COPYRIGHT
Internet

A federal district court in Nevada has ruled that Google does not violate copyright law when it copies websites, stores the copies, and transmits them to Internet users as part of its Google Cache feature. The ruling clarifies the legal status of several common search engine practices and could influence future court cases, including the lawsuits brought by book publishers against the Google Library Project. The ruling clarifies the position that fair use (fair dealing in the UK) covers new digital uses of copyrighted materials. Blake Field, an author and attorney, brought the copyright infringement lawsuit against Google after the search engine automatically copied and cached a story he posted on his website. Google responded that its Google Cache feature, which allows Google users to link to an archival copy of websites indexed by Google, does not violate copyright law. The court agreed, holding that the Cache qualifies as a fair use of copyrighted material. “This ruling makes it clear that the Google Cache is legal and clears away copyright questions that have troubled the entire search engine industry,” said Fred von Lohmann, Electronic Frontiers Foundation senior staff attorney. “The ruling should also help Google in defending against the lawsuit brought by book publishers over its Google Library Project, as well as assisting organizations like the Internet Archive that rely on caching.”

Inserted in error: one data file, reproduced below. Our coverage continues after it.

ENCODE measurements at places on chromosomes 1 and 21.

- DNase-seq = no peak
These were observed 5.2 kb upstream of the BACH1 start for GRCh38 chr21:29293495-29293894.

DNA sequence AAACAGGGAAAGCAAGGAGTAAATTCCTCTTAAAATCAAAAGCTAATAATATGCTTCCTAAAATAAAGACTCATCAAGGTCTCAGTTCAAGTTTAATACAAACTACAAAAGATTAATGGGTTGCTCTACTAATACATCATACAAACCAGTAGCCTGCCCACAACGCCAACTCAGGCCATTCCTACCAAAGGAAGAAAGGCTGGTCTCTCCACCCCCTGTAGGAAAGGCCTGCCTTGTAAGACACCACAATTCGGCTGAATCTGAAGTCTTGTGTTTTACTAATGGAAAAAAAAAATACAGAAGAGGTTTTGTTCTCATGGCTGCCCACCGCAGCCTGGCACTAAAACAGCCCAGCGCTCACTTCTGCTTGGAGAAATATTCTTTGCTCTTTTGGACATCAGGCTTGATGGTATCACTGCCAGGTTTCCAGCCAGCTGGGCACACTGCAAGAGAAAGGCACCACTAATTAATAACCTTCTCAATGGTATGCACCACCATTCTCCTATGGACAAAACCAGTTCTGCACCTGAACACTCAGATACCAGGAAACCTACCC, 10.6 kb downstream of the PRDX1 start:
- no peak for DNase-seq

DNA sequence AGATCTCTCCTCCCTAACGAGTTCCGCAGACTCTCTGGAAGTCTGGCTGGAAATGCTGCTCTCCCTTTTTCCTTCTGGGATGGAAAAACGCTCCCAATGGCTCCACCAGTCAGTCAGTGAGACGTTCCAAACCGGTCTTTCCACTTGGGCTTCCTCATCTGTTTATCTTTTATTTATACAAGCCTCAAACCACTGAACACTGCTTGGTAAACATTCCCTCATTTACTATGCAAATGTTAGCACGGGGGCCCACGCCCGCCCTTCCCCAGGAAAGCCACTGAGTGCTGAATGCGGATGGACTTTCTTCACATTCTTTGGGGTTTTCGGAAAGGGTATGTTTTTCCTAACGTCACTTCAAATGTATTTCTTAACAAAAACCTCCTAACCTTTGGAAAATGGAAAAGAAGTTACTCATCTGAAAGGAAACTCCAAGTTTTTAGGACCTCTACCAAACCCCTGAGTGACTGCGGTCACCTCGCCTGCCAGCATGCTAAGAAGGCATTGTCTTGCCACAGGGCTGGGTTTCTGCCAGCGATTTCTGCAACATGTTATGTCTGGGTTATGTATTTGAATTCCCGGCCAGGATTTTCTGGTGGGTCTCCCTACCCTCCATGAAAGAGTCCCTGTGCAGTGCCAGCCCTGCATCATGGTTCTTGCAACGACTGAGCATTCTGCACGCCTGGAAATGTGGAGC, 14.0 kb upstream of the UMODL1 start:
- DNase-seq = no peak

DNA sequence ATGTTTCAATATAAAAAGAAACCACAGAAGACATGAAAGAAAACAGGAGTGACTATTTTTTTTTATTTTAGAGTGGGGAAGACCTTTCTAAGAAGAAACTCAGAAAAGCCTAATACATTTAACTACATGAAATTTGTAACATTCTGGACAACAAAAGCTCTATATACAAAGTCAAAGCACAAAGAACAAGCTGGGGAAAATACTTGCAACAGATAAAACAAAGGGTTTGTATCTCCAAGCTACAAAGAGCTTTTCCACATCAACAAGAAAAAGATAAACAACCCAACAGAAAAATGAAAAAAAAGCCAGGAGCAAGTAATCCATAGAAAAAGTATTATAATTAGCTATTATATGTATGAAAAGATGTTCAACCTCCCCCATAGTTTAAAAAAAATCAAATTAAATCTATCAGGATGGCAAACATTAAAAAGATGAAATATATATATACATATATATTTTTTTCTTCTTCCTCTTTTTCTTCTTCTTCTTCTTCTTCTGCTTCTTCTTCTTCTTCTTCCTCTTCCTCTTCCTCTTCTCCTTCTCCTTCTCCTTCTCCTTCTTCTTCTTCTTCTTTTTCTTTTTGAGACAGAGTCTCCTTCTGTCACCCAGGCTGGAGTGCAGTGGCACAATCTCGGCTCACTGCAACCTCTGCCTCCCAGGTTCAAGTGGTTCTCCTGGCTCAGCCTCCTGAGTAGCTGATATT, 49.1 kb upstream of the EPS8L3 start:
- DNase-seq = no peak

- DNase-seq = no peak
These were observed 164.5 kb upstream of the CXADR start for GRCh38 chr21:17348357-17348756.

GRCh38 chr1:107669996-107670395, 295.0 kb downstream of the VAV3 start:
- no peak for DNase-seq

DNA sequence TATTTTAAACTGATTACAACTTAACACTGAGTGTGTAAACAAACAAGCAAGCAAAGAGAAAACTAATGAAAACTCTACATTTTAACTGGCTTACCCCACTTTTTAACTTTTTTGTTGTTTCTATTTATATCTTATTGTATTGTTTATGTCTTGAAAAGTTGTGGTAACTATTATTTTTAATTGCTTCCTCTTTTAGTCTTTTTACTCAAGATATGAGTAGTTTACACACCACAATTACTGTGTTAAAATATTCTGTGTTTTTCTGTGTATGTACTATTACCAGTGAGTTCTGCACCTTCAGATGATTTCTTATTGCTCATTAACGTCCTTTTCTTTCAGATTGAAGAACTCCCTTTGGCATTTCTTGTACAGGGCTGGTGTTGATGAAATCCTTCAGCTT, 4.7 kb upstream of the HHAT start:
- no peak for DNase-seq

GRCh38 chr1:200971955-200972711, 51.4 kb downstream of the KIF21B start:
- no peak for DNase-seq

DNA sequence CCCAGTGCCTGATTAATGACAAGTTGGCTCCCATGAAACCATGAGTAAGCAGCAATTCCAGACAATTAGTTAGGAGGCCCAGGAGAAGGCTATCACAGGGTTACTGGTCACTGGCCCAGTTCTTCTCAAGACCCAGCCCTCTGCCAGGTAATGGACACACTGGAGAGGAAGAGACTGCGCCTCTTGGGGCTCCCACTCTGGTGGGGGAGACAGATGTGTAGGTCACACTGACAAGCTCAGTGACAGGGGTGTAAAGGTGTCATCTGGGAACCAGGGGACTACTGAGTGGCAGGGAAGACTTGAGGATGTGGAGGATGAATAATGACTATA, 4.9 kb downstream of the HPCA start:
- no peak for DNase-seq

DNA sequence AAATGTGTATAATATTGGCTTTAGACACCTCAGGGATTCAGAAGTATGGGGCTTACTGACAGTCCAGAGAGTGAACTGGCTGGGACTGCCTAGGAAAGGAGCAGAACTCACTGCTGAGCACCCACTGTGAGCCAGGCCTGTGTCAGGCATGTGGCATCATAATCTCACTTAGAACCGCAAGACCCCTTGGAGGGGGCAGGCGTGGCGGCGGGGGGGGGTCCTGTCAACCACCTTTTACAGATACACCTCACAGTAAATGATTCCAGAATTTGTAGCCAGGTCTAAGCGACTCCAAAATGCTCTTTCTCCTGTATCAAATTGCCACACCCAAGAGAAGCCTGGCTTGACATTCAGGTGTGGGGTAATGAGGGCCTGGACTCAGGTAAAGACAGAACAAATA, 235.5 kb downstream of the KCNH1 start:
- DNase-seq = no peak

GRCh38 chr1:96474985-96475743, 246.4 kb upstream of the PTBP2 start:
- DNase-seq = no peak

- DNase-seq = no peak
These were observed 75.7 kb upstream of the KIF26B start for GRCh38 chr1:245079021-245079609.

Field v. Google ruling:
http://www.eff.org/IP/blake_v_google/google_nevada_order.pdf

See also Music Law Updates Archive December 2005